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Re: CSS3 Web Fonts issue with ‘block on download’

From: Jonathan Kew <jonathan@jfkew.plus.com>
Date: Thu, 7 May 2009 14:49:11 -0400
Cc: "Levantovsky, Vladimir" <Vladimir.Levantovsky@monotypeimaging.com>, Brad Kemper <brad.kemper@gmail.com>, David Hyatt <hyatt@apple.com>, w3-style@boblet.net, www-style@w3.org
Message-Id: <E3EE99DB-8D59-447A-BEAE-4352BE44D889@jfkew.plus.com>
To: Adam Twardoch <list.adam@twardoch.com>
On 7 May 2009, at 13:58, Adam Twardoch wrote:

> Levantovsky, Vladimir wrote:
>> Adam, this is a brilliant idea. A significant part of EOT is the  
>> font-specific lossless MTX compression, and the reason MTX  
>> compression is on average 30% better than generic zip is because  
>> the compressor optimizes the source data, and separates and groups  
>> different types of data in a font into three separate data blocks (http://www.w3.org/Submission/2008/SUBM-MTX-20080305/ 
>> ). The first block contains all the metrics and layout data, and  
>> can be decompressed and used for page processing while other two  
>> blocks containing glyph information are downloaded. Not only the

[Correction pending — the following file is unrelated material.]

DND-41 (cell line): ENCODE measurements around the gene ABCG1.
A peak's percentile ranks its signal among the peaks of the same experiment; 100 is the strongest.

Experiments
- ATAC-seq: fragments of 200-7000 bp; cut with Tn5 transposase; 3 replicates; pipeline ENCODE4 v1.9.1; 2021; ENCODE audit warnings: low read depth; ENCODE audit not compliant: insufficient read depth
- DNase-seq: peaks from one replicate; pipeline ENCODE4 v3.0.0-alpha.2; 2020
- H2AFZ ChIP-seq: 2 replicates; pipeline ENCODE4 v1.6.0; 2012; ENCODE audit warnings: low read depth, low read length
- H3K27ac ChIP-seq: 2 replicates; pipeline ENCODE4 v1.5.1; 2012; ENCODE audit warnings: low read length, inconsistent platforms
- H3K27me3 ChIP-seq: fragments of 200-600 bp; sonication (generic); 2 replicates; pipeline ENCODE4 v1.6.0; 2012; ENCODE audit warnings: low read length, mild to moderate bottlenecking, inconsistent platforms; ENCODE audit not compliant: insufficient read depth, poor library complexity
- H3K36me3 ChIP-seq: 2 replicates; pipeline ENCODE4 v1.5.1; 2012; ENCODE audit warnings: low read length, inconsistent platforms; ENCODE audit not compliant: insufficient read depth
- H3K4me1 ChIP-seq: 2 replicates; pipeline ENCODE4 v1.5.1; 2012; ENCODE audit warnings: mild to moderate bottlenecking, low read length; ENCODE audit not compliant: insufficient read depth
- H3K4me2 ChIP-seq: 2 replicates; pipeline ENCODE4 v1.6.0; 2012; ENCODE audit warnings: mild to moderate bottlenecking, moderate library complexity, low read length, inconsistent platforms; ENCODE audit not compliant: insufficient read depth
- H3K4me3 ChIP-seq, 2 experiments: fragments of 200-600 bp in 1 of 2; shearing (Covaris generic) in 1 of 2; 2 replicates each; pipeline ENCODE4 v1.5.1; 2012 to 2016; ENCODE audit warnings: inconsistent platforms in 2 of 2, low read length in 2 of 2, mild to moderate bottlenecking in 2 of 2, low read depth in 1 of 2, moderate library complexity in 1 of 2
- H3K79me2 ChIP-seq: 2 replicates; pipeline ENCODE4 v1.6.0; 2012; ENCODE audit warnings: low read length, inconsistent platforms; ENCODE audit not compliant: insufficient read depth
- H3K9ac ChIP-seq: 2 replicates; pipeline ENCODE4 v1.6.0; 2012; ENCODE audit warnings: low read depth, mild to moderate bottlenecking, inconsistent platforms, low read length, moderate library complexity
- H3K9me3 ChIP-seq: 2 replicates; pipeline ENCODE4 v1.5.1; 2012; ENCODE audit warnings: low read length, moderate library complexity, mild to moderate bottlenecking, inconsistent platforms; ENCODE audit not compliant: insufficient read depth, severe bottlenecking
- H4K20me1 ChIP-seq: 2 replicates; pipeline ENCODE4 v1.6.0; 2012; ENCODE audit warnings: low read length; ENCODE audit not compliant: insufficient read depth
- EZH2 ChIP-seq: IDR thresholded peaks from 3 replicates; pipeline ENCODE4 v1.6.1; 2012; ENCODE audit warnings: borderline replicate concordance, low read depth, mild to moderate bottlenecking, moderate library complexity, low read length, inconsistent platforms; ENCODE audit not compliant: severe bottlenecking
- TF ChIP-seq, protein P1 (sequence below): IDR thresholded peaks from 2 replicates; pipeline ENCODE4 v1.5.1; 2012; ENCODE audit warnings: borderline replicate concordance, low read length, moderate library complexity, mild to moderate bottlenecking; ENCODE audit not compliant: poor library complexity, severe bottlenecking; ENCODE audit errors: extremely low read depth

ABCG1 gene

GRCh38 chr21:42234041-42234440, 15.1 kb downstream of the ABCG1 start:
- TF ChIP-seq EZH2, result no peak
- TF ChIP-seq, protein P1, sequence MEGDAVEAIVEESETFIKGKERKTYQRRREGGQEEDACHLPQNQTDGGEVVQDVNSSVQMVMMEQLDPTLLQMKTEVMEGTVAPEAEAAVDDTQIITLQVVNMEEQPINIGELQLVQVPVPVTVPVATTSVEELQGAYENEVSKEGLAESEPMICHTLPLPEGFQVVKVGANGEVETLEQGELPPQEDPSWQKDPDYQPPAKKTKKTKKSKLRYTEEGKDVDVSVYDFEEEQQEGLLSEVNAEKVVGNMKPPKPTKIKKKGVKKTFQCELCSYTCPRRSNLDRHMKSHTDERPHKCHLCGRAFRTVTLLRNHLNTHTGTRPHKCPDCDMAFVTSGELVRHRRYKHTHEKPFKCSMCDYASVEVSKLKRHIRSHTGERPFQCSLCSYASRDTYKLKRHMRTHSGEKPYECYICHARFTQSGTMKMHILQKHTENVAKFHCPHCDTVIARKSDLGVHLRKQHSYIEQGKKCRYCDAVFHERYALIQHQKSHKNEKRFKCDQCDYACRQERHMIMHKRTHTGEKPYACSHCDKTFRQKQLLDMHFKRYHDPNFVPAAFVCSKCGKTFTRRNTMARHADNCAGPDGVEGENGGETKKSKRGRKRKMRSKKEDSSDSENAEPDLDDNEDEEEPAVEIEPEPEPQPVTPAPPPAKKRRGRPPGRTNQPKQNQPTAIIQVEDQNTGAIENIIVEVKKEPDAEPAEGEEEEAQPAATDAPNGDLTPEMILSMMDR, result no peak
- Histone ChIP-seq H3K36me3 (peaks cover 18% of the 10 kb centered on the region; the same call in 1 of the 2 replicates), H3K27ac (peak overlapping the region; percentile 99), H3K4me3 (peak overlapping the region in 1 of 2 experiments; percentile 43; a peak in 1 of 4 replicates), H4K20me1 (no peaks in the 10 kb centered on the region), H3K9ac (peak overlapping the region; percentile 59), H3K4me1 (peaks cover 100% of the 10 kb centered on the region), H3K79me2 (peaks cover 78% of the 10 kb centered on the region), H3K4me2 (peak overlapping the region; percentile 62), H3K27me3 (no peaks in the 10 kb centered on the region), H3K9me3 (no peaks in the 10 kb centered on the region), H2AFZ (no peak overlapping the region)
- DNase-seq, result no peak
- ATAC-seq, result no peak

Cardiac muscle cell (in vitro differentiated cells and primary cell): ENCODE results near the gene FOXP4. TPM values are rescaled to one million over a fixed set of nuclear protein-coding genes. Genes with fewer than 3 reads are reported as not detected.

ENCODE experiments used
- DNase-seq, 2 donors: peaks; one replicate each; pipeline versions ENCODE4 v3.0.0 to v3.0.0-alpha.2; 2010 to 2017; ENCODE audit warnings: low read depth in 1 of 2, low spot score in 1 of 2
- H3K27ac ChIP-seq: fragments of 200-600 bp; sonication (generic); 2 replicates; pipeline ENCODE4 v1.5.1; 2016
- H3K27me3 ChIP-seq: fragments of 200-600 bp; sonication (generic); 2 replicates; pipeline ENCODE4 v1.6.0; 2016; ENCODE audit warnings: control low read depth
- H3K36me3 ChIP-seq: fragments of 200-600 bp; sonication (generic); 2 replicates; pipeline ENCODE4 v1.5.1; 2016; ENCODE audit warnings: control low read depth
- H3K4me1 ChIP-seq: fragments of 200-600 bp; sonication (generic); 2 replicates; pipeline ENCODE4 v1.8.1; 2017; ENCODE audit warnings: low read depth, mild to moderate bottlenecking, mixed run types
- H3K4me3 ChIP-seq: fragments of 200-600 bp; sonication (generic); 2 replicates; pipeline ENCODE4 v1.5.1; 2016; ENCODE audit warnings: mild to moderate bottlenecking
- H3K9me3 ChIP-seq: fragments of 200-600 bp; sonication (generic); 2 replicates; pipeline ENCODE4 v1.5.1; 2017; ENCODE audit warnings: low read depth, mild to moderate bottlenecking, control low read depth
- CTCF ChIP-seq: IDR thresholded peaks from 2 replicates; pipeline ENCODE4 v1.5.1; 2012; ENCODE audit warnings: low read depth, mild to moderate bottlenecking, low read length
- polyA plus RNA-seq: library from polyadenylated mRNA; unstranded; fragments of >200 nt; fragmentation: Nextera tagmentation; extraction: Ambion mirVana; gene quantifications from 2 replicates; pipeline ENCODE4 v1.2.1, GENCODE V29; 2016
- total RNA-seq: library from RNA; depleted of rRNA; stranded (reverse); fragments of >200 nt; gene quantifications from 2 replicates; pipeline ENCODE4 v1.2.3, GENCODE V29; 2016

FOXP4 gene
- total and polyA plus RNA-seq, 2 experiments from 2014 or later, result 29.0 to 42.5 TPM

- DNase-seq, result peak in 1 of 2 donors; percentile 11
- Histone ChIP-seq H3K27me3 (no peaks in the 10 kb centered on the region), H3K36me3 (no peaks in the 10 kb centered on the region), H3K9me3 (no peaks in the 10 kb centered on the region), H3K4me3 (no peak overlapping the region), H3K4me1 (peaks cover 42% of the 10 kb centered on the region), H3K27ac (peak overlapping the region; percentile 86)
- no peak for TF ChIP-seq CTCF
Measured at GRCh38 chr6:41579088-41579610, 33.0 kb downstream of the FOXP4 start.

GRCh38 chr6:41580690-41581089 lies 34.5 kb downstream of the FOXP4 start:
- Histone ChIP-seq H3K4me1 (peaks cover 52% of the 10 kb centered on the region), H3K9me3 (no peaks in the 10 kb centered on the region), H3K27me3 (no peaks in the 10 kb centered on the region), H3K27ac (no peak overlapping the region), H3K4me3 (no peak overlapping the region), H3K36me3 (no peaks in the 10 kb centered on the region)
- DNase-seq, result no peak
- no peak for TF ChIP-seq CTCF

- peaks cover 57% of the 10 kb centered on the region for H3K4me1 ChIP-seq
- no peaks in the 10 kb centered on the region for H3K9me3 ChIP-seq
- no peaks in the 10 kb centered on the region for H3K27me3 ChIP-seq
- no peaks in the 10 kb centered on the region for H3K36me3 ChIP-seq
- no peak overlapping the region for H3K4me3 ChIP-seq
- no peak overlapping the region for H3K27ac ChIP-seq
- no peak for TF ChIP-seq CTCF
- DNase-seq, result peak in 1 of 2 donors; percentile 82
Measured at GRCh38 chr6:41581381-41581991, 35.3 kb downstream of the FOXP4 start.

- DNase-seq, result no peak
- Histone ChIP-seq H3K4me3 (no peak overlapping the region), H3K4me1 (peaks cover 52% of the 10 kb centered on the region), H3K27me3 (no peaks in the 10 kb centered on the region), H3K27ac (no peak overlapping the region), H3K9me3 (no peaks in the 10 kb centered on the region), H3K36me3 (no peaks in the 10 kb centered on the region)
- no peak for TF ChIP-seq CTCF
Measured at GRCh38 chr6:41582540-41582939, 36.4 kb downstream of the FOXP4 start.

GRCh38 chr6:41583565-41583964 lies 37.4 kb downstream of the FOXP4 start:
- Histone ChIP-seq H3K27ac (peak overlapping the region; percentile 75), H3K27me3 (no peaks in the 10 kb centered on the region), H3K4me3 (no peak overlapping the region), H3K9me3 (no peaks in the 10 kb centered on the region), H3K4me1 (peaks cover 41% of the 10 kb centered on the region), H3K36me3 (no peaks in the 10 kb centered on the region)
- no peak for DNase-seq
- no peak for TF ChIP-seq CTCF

>> fonts will be downloaded twice as fast because you have less data  
>> to download, you can process the page layout while the significant  
>> chunk of glyph data is being downloaded.
>
> Excellent. I was not even aware that a "streaming-like"/"progressive"
> structure of EOT is already part of the spec, but I agree that this  
> fact
> makes a compelling argument supporting the claim that in many cases,  
> EOT
> is a much better choice for web font use than TTF or OTF.

Isn't the MTX compression format used in EOT patented, which might be  
considered an obstacle to general adoption? Or has this already been  
satisfactorily resolved through some kind of free and universal license?

Jonathan
Received on Thursday, 7 May 2009 18:50:26 GMT

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